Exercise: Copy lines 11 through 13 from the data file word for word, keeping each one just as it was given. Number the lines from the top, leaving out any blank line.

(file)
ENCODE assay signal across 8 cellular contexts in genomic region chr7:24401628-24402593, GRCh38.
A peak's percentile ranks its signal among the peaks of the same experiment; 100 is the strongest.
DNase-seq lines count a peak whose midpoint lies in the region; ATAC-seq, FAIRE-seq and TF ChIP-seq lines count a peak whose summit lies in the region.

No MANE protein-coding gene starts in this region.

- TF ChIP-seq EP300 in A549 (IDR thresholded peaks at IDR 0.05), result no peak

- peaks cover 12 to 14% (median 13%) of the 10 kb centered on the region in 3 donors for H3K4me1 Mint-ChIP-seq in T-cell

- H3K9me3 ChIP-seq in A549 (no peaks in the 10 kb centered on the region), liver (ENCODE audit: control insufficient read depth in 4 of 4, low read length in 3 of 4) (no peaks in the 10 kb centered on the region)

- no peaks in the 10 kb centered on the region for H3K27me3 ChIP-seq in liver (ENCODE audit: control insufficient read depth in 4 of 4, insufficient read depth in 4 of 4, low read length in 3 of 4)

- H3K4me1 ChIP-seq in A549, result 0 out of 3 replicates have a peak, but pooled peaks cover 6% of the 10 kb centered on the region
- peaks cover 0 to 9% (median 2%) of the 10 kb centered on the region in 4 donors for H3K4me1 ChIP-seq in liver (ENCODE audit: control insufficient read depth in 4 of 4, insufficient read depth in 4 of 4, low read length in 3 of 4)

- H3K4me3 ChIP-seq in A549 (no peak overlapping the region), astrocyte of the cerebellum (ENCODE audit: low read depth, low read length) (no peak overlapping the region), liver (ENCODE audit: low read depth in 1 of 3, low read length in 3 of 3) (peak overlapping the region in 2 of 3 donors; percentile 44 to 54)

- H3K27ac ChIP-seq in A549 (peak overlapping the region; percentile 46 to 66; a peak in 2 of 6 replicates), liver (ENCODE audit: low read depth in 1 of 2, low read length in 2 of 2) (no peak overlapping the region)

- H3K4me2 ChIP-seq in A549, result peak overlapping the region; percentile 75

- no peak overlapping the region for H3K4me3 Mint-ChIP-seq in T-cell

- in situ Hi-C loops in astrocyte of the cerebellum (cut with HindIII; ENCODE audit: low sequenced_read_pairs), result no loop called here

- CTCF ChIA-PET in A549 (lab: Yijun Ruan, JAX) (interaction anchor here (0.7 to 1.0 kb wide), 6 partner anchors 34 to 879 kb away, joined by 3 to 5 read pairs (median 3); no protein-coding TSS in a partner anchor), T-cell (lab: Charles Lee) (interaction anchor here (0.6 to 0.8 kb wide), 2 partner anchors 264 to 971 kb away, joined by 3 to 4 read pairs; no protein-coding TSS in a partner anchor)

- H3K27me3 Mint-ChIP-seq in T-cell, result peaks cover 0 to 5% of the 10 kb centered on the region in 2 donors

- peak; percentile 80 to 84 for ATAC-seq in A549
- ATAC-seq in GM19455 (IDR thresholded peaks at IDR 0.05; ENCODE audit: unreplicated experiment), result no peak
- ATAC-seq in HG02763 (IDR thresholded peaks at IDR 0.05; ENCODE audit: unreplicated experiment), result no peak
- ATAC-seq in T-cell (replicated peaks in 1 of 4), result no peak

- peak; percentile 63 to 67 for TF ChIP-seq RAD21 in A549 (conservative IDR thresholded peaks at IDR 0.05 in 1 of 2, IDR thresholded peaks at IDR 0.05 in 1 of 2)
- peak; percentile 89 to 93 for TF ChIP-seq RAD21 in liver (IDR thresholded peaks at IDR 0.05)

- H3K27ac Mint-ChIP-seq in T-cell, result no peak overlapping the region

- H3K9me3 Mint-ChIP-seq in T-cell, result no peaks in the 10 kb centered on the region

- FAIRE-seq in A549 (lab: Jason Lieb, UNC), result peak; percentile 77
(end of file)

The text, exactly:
- H3K4me3 ChIP-seq in A549 (no peak overlapping the region), astrocyte of the cerebellum (ENCODE audit: low read depth, low read length) (no peak overlapping the region), liver (ENCODE audit: low read depth in 1 of 3, low read length in 3 of 3) (peak overlapping the region in 2 of 3 donors; percentile 44 to 54)

- H3K27ac ChIP-seq in A549 (peak overlapping the region; percentile 46 to 66; a peak in 2 of 6 replicates), liver (ENCODE audit: low read depth in 1 of 2, low read length in 2 of 2) (no peak overlapping the region)

- H3K4me2 ChIP-seq in A549, result peak overlapping the region; percentile 75